A New Kind of Science: The NKS Forum > Pure NKS > Feynman checkerboard as a model of discrete space-time
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Ed Hanna
retired/self employed
Florida, USA

Registered: Jun 2006
Posts: 10

Feynman checkerboard as a model of discrete space-time

I've read Stephen Wolfram's NKS book, and it is *very* impressive.

I took particular note of two passages from the book.

In chapter 8, section 1 (Issues of Modeling), page 365, he writes:
"It is usually a good sign on the other hand if a model is simple, yet still manages to reproduce, even quite roughly, a large number of features of a particular system. And it is an even better sign if a fair fraction of these features are ones that were not known, or at least not explicitly considered, when the model was first constructed."

And in chapter 9, section 5 (Ultimate Models for the Universe), page 469:
"But it also means that if one once discovers a rule that sufficiently many features of the universe, then it becomes extremely likely that this rule is indeed the final and correct one for the whole universe."

As Tom Lehrer once said, "I have a modest example here", that I think meets both of Stephen Wolfram's criteria quoted above. (This is a conceptual paper that may be just a crackpot theory, or it may be a useful model of discrete space-time, depending on your point of view.)

The model has two basic rules:
1. Space-Time is a lattice of discrete quanta. (A checkerboard is an example of a 2D space-time with 1 dimension of space and 1 dimension of time.)
2. In each row (tick of time), a unit particle (one filled cell) moves to the next cell (or not) depending on an assigned probability. (If we assign a probability of 50%, we can use normal dice, where an even number means a move and an odd number means no move.)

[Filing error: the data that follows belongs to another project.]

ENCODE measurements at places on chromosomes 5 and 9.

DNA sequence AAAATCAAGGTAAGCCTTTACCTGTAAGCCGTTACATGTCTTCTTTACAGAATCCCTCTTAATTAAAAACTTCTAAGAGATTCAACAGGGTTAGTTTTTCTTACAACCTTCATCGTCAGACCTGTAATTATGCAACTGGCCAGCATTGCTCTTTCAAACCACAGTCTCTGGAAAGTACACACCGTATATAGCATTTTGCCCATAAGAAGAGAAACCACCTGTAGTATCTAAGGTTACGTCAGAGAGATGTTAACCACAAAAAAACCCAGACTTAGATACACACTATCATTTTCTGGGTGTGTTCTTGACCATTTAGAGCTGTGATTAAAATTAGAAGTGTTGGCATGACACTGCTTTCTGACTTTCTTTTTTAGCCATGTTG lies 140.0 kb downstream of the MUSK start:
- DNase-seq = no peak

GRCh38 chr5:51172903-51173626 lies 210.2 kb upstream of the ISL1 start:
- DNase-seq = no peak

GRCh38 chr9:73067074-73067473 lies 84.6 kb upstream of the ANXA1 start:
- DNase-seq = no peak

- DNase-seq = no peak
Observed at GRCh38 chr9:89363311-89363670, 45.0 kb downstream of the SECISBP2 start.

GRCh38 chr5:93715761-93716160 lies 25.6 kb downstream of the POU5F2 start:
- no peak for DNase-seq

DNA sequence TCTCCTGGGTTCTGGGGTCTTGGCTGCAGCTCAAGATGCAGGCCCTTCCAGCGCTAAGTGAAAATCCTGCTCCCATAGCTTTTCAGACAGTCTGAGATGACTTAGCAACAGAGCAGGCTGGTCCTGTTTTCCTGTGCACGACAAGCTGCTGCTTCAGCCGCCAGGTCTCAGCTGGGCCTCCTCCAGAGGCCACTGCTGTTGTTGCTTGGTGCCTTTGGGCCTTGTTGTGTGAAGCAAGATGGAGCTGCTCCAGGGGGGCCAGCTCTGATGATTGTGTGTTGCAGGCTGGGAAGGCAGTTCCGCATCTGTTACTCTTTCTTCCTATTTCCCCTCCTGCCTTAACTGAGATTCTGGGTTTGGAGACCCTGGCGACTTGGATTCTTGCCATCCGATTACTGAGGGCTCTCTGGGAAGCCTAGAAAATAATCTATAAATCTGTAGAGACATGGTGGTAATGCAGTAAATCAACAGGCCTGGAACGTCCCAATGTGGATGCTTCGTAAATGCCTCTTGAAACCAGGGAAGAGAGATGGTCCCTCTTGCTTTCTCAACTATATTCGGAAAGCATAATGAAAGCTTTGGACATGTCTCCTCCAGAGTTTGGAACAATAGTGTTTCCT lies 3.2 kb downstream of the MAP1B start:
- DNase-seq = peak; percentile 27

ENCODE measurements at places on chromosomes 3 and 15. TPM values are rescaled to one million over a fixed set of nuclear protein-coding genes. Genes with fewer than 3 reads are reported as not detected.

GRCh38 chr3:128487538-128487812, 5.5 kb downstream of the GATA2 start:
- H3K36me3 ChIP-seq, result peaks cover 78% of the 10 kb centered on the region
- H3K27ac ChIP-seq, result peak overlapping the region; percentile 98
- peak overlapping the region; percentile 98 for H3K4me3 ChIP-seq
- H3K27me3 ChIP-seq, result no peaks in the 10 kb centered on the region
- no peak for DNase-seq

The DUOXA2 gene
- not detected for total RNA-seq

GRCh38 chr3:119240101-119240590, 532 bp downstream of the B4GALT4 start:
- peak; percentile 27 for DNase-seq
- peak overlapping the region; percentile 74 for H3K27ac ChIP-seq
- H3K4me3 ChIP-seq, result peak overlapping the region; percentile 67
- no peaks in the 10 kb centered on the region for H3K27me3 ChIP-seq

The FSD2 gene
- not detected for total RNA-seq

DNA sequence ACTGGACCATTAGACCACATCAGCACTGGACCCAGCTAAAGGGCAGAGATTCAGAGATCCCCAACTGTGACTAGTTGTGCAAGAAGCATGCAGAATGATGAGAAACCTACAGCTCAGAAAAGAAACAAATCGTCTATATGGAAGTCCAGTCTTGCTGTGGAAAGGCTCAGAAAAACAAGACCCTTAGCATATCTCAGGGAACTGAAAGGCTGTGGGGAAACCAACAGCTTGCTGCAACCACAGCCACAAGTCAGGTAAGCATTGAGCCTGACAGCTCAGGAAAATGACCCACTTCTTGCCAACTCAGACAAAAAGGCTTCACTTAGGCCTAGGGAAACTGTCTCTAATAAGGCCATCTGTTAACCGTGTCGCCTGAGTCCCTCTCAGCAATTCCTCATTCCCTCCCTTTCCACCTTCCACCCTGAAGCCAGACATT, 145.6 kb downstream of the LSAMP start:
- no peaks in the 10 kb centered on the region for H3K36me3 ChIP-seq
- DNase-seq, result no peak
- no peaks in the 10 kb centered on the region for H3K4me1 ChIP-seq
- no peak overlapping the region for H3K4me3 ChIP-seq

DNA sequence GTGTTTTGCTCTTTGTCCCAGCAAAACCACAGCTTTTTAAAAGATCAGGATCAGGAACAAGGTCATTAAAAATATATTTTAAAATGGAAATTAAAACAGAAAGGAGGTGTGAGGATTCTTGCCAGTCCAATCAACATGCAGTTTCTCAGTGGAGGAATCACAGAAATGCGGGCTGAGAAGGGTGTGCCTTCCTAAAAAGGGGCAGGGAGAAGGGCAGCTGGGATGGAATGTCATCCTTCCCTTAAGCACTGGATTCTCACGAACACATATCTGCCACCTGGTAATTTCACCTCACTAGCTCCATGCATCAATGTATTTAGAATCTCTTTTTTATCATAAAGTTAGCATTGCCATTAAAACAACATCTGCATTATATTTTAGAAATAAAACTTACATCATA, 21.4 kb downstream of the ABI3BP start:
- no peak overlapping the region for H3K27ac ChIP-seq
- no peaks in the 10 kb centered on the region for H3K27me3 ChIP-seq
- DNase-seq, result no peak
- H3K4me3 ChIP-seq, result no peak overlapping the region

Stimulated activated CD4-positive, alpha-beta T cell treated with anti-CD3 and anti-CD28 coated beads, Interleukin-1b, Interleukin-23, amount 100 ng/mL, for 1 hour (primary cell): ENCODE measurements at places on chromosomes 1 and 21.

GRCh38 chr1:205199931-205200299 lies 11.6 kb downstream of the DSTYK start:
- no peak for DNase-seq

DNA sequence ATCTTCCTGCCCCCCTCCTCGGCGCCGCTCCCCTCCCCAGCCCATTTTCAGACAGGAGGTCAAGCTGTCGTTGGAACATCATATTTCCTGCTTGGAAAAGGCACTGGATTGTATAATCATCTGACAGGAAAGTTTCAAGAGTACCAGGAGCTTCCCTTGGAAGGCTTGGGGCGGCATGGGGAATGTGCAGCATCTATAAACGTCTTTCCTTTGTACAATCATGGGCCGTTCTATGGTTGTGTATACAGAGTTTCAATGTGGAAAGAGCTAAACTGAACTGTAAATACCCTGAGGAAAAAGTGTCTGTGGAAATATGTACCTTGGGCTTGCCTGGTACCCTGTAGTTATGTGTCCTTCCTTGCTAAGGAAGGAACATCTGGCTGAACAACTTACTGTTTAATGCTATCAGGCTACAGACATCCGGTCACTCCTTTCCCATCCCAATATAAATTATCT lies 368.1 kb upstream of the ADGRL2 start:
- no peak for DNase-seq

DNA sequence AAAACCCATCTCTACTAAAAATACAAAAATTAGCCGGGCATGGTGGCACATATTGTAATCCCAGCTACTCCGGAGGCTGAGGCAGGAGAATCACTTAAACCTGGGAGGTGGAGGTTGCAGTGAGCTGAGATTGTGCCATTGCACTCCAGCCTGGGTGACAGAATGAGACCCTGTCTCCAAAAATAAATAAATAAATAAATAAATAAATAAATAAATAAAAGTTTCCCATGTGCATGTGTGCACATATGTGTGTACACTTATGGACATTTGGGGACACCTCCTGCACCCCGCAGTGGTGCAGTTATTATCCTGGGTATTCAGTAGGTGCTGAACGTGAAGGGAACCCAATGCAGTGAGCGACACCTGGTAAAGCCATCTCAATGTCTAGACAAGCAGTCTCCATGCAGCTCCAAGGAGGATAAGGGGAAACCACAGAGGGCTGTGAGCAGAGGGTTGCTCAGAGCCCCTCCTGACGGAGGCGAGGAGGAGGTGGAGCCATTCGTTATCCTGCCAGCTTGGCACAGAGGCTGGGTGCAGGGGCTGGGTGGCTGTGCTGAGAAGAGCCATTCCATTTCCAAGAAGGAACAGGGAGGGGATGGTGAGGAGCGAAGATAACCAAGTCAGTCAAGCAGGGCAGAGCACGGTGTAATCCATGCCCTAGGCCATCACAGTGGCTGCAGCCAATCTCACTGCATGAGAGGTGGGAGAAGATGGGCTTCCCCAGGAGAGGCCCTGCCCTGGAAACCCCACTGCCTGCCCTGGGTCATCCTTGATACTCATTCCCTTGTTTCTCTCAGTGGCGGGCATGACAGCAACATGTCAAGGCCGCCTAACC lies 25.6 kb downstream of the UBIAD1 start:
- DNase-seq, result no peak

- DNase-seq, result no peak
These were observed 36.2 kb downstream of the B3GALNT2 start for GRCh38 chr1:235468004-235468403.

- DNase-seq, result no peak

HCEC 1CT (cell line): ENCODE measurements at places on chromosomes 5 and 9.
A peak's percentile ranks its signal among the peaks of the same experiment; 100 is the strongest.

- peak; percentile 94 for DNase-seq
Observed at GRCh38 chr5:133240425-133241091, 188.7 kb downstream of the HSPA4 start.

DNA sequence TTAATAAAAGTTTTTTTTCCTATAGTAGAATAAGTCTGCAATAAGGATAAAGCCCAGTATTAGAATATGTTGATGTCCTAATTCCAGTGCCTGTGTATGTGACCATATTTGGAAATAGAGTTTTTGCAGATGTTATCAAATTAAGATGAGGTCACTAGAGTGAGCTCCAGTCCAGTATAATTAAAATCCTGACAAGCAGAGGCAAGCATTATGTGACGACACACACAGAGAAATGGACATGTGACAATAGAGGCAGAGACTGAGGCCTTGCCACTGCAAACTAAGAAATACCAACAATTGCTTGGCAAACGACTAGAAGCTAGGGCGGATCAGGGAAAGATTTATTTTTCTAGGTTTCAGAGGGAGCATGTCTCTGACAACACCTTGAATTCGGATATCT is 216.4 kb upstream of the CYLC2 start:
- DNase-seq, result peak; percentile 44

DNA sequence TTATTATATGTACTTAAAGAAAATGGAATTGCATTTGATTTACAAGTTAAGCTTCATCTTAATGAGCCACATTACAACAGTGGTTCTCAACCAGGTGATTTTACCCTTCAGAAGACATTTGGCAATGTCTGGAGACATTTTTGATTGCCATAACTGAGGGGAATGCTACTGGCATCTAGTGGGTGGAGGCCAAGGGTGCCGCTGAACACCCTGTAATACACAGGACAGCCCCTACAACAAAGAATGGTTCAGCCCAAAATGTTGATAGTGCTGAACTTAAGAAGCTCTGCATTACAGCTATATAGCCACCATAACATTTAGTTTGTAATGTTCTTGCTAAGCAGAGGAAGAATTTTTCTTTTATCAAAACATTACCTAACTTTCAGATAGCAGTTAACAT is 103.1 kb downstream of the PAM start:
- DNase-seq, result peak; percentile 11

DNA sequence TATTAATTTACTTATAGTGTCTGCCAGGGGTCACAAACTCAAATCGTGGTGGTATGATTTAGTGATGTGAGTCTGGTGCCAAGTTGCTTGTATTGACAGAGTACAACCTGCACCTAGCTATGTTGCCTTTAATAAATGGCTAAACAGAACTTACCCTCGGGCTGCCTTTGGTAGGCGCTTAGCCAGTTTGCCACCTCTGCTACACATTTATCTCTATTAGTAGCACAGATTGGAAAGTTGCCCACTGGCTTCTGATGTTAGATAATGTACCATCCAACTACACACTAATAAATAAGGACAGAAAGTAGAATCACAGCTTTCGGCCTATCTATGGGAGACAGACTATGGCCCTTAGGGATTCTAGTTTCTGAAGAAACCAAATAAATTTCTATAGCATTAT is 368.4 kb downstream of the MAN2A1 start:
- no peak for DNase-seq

The following example illustrates seven rolls of the dice with a standard checkerboard, starting at the top left corner, and then making seven dice rolls: 6, 9, 8, 4, 5, 7, 7.

..|_1_|_2_|_3_|_4_|_5_|_6_|_7_|_ 8_| Position
1 |_x_|___|___|___|___|___|___|___|
2 |___|_x_|___|___|___|___|___|___|
3 |___|_x_|___|___|___|___|___|___|
4 |___|___|_x_|___|___|___|___|___|
5 |___|___|___|_x_|___|___|___|___|
6 |___|___|___|_x_|___|___|___|___|
7 |___|___|___|_x_|___|___|___|___|
8 |___|___|___|_x_|___|___|___|___|
Time

That's about as complicated as it gets, so it seems to meet the criteria of NKS page 365, quoted above. There is certainly no explicit consideration of Special Relativity or Quantum Mechanics. And yet, even though the model is very simple, it can exhibit complex behavior that seems to mimic / duplicate: (1) a maximum speed of light, (2) which is a constant from any frame of reference, (3) the Lorentz equation for the addition of velocity, (4) Heisenberg's uncertainty principle, and (5) wave / particle duality.

These 5 emergent properties may not qualify as "sufficiently many features", but I would propose that they are important *key* features of both Special Relativity and Quantum Mechanics, and thus seems to meet the criteria of NKS page 469, quoted above.